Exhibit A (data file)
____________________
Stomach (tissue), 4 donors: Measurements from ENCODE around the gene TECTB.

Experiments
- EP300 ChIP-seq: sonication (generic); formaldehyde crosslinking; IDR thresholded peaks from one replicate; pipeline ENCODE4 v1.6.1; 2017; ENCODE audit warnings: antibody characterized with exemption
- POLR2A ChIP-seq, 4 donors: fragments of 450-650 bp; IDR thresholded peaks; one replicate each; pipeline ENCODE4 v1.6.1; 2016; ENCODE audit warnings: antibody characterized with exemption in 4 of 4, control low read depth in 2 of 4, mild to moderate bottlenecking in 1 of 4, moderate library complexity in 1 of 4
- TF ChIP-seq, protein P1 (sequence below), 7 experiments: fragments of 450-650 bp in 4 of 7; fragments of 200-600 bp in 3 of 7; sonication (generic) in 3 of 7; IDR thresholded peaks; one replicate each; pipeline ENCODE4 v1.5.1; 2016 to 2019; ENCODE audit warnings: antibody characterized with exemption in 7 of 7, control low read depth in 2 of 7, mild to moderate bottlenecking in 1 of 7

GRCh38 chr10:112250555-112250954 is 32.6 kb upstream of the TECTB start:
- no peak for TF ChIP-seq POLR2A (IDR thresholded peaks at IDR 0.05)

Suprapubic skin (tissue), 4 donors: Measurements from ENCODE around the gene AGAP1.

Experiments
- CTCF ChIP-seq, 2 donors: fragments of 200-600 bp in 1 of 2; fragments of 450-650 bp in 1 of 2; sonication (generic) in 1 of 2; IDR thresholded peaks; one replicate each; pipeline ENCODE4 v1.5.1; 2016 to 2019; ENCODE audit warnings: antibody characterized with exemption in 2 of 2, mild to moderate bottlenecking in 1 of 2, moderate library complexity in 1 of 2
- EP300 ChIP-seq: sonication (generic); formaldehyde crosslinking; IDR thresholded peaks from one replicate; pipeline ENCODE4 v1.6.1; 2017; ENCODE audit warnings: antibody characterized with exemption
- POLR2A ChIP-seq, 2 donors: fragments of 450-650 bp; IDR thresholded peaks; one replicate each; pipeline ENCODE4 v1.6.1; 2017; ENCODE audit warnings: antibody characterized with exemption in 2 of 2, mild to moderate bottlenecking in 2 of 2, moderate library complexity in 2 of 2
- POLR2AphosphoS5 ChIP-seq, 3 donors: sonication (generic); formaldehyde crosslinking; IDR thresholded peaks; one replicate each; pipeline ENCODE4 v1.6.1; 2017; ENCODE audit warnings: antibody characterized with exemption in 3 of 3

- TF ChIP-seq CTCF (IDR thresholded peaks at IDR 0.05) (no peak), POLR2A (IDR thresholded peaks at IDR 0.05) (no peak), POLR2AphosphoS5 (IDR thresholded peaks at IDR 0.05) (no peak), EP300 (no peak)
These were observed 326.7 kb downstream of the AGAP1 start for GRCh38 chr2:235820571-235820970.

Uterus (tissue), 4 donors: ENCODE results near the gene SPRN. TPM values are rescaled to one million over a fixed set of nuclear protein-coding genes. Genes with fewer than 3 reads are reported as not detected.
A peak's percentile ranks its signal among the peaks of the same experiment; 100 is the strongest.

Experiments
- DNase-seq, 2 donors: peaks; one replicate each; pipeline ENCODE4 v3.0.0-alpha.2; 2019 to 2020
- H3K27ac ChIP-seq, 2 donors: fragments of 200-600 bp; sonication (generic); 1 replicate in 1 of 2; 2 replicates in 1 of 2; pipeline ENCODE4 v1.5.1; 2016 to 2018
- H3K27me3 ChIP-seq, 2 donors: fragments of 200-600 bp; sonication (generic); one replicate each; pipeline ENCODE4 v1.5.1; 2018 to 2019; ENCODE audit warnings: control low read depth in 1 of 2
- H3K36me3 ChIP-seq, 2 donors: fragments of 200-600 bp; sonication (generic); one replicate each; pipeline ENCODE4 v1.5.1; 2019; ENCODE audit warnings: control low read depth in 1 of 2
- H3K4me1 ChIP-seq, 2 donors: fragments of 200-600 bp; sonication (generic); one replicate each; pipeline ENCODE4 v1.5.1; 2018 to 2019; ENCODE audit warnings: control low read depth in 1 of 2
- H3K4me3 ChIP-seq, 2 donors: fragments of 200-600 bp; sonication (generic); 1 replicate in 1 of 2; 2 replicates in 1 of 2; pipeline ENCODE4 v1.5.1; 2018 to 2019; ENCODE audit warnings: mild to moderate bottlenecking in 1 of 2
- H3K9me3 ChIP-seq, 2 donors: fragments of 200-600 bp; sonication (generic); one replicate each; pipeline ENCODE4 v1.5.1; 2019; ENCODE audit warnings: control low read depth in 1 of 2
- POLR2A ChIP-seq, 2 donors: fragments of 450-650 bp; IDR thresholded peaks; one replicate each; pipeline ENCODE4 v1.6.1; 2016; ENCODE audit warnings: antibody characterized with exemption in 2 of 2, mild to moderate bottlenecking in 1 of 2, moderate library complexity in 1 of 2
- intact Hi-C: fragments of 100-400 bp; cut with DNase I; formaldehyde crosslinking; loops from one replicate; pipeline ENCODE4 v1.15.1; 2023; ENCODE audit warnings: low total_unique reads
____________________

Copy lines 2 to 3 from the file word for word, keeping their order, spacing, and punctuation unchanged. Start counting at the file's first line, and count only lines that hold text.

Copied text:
Experiments
- EP300 ChIP-seq: sonication (generic); formaldehyde crosslinking; IDR thresholded peaks from one replicate; pipeline ENCODE4 v1.6.1; 2017; ENCODE audit warnings: antibody characterized with exemption